The View singer Kyle Falconer could face a “significant” four-figure bill after forcing a plane to divert to Nantes last week.
The singer, 29, was escorted from a Jet2 flight from Reus in Spain to Glasgow after it was forced into an emergency landing because of his “aggressive behaviour”.
It is alleged the singer lost his temper after being moved to a seat away from his girlfriend.
The plan landed in Nantes, where French police were waiting to escort Falconer from the plane.
He is alleged to have shouted and sworn at the cabin crew and other passengers.
Jet2 has said the Same Jeans singer has been given a life ban from their flights and they will pursue him for the cost of the two-hour diversion.
The airline has a history of removing passengers for anti-social behaviour.
Last year it launched the “Onboard Together” campaign in a bid to curb the disruptive behaviour of drunken passengers.
And it sent a bill for £4,809 to Teeside man Grant Marshall after his “offensive behaviour” on board a flight from Birmingham to Alicante forced the plane to divert to Toulouse.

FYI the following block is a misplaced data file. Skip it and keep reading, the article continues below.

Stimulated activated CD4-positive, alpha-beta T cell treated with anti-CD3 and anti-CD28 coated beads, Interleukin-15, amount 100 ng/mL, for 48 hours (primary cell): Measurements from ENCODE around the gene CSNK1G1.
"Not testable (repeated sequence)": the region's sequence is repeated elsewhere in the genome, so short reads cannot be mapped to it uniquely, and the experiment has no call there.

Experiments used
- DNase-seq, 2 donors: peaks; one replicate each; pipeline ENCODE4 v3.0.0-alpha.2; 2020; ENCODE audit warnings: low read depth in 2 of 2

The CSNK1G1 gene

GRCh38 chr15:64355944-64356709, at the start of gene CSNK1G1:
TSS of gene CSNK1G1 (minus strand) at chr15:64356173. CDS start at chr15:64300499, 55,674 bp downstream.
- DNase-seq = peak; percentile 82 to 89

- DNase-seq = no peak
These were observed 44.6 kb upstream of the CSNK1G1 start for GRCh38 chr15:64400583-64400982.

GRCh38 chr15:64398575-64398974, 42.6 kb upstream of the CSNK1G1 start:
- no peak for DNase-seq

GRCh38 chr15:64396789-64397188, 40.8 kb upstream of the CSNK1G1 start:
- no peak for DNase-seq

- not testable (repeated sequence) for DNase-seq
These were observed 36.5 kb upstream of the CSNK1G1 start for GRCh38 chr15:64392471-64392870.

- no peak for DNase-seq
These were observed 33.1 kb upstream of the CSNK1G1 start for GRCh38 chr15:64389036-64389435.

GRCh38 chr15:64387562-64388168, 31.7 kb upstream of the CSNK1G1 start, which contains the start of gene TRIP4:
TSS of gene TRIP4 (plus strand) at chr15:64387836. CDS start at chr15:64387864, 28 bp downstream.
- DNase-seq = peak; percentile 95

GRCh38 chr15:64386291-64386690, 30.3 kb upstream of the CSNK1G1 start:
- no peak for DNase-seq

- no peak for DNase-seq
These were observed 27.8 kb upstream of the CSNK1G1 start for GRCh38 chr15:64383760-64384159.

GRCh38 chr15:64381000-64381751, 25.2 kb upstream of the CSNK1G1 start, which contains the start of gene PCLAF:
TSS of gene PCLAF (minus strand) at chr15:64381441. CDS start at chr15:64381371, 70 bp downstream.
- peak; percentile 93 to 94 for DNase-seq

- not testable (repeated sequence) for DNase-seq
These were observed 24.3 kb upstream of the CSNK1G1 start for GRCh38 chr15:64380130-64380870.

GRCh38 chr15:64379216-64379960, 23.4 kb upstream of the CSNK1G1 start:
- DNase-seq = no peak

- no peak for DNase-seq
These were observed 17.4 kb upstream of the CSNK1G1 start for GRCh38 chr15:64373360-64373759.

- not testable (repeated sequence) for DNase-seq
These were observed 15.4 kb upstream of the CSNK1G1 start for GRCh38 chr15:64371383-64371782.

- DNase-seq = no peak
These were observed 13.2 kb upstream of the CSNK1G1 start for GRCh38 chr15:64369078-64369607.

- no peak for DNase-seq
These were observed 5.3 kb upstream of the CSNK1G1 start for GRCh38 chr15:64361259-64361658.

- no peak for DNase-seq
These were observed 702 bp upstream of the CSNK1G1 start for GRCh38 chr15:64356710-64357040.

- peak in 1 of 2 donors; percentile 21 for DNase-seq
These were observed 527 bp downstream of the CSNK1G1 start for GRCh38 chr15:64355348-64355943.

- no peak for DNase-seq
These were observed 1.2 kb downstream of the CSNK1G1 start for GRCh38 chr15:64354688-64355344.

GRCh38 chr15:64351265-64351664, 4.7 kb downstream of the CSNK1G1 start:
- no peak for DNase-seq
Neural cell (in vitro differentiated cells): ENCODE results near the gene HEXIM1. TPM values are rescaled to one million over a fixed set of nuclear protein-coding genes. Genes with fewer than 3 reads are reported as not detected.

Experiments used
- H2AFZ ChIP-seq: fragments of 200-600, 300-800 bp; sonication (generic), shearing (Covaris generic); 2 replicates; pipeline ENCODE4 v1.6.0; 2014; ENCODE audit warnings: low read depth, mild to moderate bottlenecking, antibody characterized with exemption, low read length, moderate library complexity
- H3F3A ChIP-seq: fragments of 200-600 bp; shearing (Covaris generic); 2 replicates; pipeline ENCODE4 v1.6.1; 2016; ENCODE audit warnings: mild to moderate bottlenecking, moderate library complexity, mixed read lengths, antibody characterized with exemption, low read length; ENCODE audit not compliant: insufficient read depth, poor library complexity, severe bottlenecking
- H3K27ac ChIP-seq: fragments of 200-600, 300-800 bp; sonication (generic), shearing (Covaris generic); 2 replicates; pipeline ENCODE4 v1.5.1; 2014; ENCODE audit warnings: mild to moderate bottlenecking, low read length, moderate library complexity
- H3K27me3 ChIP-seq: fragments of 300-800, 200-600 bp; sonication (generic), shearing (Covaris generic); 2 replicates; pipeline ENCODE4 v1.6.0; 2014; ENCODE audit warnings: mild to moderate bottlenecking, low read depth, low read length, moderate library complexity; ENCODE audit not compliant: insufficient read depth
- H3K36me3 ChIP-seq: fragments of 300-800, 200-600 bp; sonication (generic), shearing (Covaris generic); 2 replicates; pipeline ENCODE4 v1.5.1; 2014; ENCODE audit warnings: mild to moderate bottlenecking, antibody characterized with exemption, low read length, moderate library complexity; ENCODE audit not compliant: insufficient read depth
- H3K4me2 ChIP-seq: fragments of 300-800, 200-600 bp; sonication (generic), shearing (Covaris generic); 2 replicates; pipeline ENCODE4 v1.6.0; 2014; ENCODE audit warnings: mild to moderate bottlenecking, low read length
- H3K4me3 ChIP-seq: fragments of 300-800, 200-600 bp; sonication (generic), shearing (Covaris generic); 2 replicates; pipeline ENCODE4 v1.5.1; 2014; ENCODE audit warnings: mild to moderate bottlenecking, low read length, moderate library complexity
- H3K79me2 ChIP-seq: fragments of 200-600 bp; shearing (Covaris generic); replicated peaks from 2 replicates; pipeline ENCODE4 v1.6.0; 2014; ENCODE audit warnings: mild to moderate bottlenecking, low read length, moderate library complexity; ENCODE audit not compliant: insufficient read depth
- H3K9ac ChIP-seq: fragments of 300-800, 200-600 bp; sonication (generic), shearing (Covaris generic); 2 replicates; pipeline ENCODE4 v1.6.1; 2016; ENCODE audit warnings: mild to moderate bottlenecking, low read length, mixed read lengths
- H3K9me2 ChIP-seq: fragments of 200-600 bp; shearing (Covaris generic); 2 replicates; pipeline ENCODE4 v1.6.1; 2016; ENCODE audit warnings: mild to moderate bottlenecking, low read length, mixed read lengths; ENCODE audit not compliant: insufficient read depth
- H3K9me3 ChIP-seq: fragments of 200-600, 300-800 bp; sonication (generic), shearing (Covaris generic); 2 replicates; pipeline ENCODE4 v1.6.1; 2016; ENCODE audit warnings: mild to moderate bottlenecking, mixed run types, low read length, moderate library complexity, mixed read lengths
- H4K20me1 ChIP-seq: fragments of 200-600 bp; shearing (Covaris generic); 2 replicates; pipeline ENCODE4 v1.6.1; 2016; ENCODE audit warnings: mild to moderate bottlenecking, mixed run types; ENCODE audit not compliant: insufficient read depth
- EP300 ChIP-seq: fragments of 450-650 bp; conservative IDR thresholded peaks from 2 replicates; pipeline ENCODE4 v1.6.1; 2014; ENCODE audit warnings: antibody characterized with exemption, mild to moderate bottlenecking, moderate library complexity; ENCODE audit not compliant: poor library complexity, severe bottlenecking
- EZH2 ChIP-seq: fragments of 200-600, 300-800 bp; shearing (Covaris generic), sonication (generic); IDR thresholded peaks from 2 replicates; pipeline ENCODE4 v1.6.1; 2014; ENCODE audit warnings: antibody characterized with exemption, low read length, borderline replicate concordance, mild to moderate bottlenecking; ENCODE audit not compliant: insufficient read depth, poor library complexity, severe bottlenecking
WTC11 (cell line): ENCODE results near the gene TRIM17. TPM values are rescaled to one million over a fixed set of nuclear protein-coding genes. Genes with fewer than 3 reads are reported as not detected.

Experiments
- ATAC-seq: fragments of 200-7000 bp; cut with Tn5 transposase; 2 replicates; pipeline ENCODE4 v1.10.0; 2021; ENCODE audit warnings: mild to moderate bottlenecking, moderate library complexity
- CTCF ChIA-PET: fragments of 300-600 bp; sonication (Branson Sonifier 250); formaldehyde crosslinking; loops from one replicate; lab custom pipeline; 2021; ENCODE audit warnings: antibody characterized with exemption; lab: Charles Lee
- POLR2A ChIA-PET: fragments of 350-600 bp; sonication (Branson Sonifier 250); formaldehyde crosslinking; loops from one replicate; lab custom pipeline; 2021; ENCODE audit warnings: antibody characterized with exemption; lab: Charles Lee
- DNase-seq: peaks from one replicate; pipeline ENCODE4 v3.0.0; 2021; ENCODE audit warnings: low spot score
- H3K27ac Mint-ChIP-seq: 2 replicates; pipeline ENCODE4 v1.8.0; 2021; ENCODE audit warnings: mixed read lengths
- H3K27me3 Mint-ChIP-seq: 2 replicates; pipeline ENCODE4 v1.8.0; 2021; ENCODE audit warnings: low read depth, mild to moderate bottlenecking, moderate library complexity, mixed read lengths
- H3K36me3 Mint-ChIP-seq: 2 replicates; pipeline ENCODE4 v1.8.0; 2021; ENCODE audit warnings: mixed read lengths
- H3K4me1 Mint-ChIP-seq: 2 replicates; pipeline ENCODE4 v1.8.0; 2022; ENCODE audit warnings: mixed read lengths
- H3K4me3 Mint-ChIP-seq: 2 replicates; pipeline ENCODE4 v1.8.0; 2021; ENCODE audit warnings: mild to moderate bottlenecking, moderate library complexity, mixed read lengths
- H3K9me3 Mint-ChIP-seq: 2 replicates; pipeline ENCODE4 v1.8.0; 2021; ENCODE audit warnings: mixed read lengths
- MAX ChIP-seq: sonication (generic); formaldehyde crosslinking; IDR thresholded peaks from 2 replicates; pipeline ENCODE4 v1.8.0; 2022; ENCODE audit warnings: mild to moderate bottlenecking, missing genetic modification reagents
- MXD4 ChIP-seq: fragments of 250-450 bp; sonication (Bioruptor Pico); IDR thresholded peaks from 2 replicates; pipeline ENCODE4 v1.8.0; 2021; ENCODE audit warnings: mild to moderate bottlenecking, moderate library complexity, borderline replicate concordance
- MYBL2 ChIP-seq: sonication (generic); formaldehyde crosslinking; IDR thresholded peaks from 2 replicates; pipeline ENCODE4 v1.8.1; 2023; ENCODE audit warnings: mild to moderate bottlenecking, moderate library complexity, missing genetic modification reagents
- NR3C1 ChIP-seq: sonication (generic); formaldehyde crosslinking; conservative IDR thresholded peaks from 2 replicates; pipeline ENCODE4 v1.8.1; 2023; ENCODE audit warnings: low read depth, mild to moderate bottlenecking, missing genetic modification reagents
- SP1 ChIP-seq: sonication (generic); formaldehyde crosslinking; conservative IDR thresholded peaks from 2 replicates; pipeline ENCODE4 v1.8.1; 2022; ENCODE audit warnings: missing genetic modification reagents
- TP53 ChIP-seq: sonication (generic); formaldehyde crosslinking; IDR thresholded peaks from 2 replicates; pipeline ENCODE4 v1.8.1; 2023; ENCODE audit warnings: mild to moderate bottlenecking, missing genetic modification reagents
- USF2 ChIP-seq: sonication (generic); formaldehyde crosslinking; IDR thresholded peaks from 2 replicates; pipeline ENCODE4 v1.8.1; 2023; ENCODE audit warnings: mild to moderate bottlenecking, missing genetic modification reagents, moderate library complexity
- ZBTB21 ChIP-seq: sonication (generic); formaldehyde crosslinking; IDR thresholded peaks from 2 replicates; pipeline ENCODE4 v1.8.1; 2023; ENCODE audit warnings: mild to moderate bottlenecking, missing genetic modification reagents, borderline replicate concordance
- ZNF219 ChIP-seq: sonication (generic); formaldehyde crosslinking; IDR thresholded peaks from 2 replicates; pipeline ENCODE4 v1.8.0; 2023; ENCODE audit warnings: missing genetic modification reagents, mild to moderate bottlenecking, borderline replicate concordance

Like Falconer, he was also banned from Jet2 for life.
A Jet2 spokeswoman said: “We have successfully sued people in the past.”
The amount passengers can be made to pay for forcing a flight to be diverted depends on the airline, type of plane and where the place touches down.
A stag party forced a flight from Luton to Bratislava into an emergency landing in Berlin in February because of their aggressive behaviour.
The German authorities said they could each be fined £19,700 under the Aviation Security Act.
A spokesman for the UK Civil Aviation Authority, said: “There is no specific mechanism or legislation to airlines to charge passengers for diversions so they will have to pursue it through the courts.”
He added Falconer is likely to face a bill of at least four figures.
“It could be a significant amount,” he said.
“It depends on the aircraft and there is an issue around compensation for passengers. Airlines are now subject to EU law so if passengers are delayed for three hours they could be in line for compensation.”